Inflammatory bowel disease (IBD) is a chronic, relapsing–remitting, inflammatory condition of the gastrointestinal tract [1]. In 2015, it was estimated that 3.1 million adults (1.3%) in the United States had ever received a diagnosis of IBD [2]. Patients with IBD (i.e., diagnosed with either ulcerative colitis or Crohn’s disease) can experience symptoms at a young age [1, 3], necessitating long-term and often costly treatment over their lifetimes [4,5,6].

Several national and international treatment guidelines for IBD have been published [7,8,9,10,11,12,13]. Overall, the recommendations suggest initiating treatment with pharmacologic interventions, such as aminosalicylates, and progressing to corticosteroids and immunosuppressants (IS) [14, 15]. For patients with moderate to severe symptoms not alleviated by these therapies, guidelines recommend biologic treatments, such as anti-tumor necrosis factor (anti-TNF) agents [9,10,11, 15]. Notably, the European Crohn’s and Colitis Organisation (ECCO) guidelines do not recommend the use of corticosteroids for maintaining remission in IBD [10, 11].

With new research informing our understanding of disease pathophysiology and furthering the development of new pharmacologic options, the treatment paradigm for IBD continues to evolve [10, 13, 15, 16]. In addition, a broader consensus is emerging which supports the notion that treatment decisions in IBD should move beyond symptom control to encompass longer-term objectives, including endoscopic/histologic healing and reduction in biomarkers of inflammation [17].

While these developments are ongoing, alleviation of symptoms remains an important goal of conventional treatment approaches [9, 10]. Only one-third of patients with IBD treated using current pharmacologic options experience clinical remission at 1 year [18], and many experience drug-related adverse events (AEs) [18,19,20]. Therefore, as a result of suboptimal disease control and treatment disutility, patients with IBD can experience significant morbidity and poor quality of life [3,4,5].

The published literature supports significant medical resource utilization (MRU) and costs associated with IBD management [4, 5, 21,22,23,24,25], but the extent of this burden has not been fully characterized. To better understand the unmet need among patients with moderate to severe IBD, we evaluated the clinical and economic burden of IBD management in terms of AEs of interest and MRU and associated medical costs using a large real-world US healthcare claims database.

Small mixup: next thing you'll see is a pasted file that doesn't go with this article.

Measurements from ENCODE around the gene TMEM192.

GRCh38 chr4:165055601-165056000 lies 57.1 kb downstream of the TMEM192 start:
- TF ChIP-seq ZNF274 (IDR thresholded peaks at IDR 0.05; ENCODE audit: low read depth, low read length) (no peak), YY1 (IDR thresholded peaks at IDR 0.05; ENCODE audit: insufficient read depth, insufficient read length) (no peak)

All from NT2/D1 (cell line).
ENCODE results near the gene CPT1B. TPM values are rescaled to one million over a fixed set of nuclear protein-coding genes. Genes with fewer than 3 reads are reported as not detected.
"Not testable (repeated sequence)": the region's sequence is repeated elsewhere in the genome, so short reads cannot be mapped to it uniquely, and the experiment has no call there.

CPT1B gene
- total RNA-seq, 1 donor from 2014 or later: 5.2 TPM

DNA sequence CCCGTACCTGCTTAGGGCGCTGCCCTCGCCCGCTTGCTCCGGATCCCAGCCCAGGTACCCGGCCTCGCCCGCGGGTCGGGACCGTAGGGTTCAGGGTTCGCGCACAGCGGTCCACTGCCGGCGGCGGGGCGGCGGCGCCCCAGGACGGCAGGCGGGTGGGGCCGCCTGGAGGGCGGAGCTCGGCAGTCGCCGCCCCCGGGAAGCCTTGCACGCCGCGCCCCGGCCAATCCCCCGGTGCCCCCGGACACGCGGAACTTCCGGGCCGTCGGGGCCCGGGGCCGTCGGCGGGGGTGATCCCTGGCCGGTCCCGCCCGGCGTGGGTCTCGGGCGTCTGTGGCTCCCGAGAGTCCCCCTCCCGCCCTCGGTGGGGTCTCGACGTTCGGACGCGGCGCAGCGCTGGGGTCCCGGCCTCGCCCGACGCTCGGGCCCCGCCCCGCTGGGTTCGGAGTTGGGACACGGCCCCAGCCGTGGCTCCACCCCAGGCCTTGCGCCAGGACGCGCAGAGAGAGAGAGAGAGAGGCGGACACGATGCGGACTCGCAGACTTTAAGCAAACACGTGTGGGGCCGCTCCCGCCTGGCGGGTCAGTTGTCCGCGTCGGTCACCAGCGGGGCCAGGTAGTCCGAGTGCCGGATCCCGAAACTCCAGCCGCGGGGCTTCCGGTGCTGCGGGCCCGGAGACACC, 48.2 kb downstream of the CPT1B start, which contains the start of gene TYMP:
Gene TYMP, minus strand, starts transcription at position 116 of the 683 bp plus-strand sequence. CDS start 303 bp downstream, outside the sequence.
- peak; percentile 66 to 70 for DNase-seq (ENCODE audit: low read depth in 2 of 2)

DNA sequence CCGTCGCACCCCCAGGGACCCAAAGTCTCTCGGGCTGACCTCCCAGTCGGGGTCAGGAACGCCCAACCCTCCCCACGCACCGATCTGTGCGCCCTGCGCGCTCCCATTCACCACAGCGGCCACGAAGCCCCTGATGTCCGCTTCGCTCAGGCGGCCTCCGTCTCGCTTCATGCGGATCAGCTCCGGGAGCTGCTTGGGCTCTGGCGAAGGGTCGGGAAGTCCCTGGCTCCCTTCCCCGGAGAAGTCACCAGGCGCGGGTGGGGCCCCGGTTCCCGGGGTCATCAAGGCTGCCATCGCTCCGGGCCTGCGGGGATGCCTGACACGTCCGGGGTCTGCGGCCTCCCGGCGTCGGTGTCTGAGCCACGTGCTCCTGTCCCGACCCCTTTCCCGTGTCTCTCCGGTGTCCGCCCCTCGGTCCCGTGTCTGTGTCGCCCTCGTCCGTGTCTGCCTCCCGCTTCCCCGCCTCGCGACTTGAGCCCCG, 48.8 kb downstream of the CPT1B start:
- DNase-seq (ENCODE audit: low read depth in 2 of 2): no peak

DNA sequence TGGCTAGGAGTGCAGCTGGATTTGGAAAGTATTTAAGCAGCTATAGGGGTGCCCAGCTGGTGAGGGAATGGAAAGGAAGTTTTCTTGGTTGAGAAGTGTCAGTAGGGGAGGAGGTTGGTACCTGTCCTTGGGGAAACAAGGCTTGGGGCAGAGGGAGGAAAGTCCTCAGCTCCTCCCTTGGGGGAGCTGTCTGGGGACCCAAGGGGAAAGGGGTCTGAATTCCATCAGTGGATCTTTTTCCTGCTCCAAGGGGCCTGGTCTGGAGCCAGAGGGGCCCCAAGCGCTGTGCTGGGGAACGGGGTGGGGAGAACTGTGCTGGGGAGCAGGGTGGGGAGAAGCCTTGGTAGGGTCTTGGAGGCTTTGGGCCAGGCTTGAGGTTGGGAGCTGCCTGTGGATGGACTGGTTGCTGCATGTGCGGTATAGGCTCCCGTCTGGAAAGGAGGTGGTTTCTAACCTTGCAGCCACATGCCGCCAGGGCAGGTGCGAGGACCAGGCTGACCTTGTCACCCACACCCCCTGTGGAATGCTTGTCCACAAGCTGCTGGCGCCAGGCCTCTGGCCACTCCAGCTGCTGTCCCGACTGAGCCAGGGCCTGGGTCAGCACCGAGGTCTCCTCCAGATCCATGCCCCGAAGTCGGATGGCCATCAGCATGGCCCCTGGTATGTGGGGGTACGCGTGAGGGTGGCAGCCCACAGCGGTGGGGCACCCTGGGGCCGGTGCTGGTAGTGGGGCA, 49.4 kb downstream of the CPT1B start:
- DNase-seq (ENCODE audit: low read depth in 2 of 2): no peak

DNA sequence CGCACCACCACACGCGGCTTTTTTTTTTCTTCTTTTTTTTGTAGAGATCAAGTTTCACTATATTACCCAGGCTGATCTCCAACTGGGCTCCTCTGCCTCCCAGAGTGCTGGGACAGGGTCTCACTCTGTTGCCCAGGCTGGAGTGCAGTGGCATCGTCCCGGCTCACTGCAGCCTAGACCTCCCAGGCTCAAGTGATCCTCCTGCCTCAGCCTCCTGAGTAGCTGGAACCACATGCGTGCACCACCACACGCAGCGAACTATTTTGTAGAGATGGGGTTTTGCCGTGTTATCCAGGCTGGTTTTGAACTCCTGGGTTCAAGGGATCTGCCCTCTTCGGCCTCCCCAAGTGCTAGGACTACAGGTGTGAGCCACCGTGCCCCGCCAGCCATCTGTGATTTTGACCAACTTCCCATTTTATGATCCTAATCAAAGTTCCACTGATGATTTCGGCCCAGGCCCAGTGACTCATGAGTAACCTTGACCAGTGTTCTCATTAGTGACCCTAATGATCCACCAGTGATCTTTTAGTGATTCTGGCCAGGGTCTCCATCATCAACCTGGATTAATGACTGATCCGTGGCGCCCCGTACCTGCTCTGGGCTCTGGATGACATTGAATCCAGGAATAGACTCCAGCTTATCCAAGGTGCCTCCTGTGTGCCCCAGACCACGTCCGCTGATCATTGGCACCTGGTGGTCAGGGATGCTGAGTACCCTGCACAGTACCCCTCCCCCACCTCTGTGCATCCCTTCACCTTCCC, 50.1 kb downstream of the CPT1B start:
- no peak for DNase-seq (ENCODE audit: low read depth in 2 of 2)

Study Design

This was a retrospective cohort study using US insurance claims data from the IQVIA™ RWD Adjudicated Claims–US database [26]. The database includes information about each physician visit, medical procedure, hospitalization, medication dispensed in the outpatient setting and the date of service/prescription, number of days of medication supplied, and tests performed. Healthcare costs (claims paid) were reported as fee-for-service equivalents. The study included patients with information during the identification period (July 1, 2011, to June 30, 2014) with a 1-year pre-index/baseline period (see Fig. 1; Supplemental Digital Content 1). The 1-year pre-index period (referred to here as baseline) before the first qualifying IBD drug claim allowed clear determination that the first exposure to an IBD agent represented a new or inception treatment.

Fig. 1
figure 1

Patients included in each disease cohort. a Crohn’s disease. b Ulcerative colitis. aReasons for exclusion: age ≥ 18 years at index date; chronic IBD treatment-related AE prior to the index date; break to enrollment year prior to the index date/60 days of follow-up; evidence of an alternative indication for anti-TNF therapy during the study period. AE adverse event, IBD inflammatory bowel disease, TNF tumor necrosis factor


Eligible patients consisted of those who, during the identification period, were aged > 18 years, had ≥ 2 medical claims (inpatient or non-diagnostic outpatient ≥ 7 days apart), and were given a diagnosis of ulcerative colitis (ICD-9-CM: 556.x) or Crohn’s disease (ICD-9-CM: 555.x), with > 1 qualifying diagnosis (claim) in the year preceding treatment index date (baseline period). In addition, patients were required to be new users (i.e., they were required to have a new claim for an IBD treatment of interest during the identification period to minimize risk of misclassification of exposure). Patients with Crohn’s disease with ≥ 2 claims of UC and UC patients with ≥ 2 claims of Crohn’s disease were excluded. Treatments of interest included chronic (≥ 60 days) [26] oral corticosteroids (OCS), IS, an anti-TNF or combinations thereof (see Table 1; Supplemental Digital Content 2 for full list). The identification period used in this analysis—July 2011–2014—preceded the licensing of vedolizumab in the United States, and other more recently approved therapies; therefore, these agents are not included in these analyses.